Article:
Recent federal budget changed tax depreciation rules

For certain capital asset purchases after April 19, 2021, you can write off 100 percent of the purchase rather than claim the percentage as allowed for with tax depreciation. | File photo

Immediate expensing, a major announcement in last federal budget, could provide great planning opportunities for your farm.

What does it mean?

For certain capital asset purchases after April 19, 2021, you can write off 100 percent of the purchase rather than claim the percentage as allowed for with tax depreciation. You can now tell your spouse that buying a tractor is just as good as buying a cow for tax planning purposes.

This is available for certain capital assets that become available for use before Jan. 1, 2024. You can make the claim for 100 percent of the purchase up to $1.5 million per tax year. Equipment this will apply to includes tractors, combines, trucks, pull-type implements, computers and GPS. This does not apply to longer term assets, such as buildings, bins, water rights and quota.

It applies only to equipment that is new to you if it is not purchased from a non-arm’s-length party (such as a parent or sibling). However, it does not need to be brand new equipment from the dealership.

The timeline of changes

Before Nov. 21, 2018, there was a half-year rule for tax depreciation that could be claimed. For example, if you purchased a tractor for $100,000 you could only claim $15,000 of expense in the year of purchase.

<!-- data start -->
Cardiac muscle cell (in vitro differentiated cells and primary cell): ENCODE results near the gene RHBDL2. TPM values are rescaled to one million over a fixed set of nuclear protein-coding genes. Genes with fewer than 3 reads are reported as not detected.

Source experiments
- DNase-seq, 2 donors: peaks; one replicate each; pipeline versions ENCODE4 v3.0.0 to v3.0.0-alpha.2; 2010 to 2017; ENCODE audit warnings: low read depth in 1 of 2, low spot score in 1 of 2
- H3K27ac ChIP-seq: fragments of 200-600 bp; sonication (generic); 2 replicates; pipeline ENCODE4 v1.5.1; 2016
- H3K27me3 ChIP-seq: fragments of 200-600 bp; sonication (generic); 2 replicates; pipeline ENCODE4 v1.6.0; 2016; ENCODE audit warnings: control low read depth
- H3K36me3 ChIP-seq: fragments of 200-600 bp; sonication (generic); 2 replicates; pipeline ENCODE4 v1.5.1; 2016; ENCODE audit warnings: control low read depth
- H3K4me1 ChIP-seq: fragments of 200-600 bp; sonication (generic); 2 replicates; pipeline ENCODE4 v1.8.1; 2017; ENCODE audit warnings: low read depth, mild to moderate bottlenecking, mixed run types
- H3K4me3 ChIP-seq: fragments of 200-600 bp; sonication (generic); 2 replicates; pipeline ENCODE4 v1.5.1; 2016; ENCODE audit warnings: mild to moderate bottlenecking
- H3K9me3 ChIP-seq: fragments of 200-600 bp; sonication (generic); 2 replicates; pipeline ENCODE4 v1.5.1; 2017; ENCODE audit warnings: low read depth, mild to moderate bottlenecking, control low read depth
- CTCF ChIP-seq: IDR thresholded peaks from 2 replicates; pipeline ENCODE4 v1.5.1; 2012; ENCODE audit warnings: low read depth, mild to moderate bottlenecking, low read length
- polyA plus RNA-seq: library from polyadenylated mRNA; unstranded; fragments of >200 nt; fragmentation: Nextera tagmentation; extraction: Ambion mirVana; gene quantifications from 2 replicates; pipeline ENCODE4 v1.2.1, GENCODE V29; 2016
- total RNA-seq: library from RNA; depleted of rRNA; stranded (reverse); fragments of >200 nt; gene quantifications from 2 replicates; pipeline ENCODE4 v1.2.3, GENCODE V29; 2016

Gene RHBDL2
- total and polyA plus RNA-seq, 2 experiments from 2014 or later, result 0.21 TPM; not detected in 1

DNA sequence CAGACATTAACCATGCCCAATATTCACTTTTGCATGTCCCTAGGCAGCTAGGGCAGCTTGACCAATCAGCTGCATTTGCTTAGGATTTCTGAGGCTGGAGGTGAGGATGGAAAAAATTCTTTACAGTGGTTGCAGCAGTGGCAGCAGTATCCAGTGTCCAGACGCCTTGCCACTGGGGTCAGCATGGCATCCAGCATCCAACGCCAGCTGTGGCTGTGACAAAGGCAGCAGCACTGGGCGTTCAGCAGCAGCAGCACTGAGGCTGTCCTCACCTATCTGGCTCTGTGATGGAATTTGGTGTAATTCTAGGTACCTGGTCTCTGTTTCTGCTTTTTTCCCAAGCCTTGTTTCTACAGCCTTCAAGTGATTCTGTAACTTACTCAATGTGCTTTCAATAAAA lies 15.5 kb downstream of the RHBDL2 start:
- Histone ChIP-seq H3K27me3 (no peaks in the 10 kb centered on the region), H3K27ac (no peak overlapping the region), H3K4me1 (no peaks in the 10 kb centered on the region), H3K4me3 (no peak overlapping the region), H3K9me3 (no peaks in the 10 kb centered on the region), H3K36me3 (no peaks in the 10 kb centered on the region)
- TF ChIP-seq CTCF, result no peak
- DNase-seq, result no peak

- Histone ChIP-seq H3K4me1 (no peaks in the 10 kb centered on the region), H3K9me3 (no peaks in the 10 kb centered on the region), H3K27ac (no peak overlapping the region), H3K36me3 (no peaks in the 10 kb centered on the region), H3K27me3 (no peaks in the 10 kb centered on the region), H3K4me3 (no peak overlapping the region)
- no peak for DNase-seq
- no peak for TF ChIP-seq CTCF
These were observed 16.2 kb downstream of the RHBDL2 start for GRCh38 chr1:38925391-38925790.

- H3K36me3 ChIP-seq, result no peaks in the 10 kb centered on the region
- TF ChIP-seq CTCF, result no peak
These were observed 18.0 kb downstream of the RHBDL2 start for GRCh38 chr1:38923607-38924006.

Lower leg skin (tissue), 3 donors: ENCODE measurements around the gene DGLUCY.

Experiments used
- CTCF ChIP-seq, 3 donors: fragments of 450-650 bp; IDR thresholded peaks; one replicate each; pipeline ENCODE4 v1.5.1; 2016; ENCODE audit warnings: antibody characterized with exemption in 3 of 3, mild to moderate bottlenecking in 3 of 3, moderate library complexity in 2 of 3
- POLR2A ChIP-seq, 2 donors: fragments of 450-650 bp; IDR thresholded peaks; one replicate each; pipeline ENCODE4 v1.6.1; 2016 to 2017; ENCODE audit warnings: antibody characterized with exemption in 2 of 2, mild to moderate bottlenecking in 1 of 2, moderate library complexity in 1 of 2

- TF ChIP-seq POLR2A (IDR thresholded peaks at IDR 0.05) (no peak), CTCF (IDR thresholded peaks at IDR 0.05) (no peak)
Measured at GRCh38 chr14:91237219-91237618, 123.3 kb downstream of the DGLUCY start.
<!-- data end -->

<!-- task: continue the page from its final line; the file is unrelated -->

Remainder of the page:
From Nov. 21, 2018, to April 19, 2021, there was an accelerated claim available, which effectively made it so you could claim 1.5 times the normal depreciation rate. For the same tractor above, you could now claim $45,000 in the year of purchase.

Now, for any purchases after April 19, 2021, you can potentially claim 100 percent of the purchase. So that same tractor that only resulted in an expense of $15,000 three years ago can now be fully expensed for tax purposes.

How beneficial is this?

This obviously gives your farm another tax-planning tool. If you were planning on buying new equipment, you can do so and potentially avoid playing the deferral game. On a year-by-year tax planning perspective, it gives a lot of flexibility.

However, in the long run you do not get any extra claims. Under the old rules, because you claimed a smaller amount in the first year, you got to continue claiming 30 percent of the remaining balance going forward.

With the 100 percent writeoff in the first year, there are no further claims to make after that for a new piece of equipment.

You may consider having your tax adviser use the optional inventory adjustment with this depreciation claim for the ultimate flexibility.

It is important you speak with your tax adviser to analyze the advantages and disadvantages of this increased claim on your operation and planning.

Colin Miller is a chartered accountant and partner with KPMG’s tax practice in Lethbridge. Contact: colinmiller@kpmg.ca. He would like to thank Riley Honess of KPMG for his assistance with writing this article.

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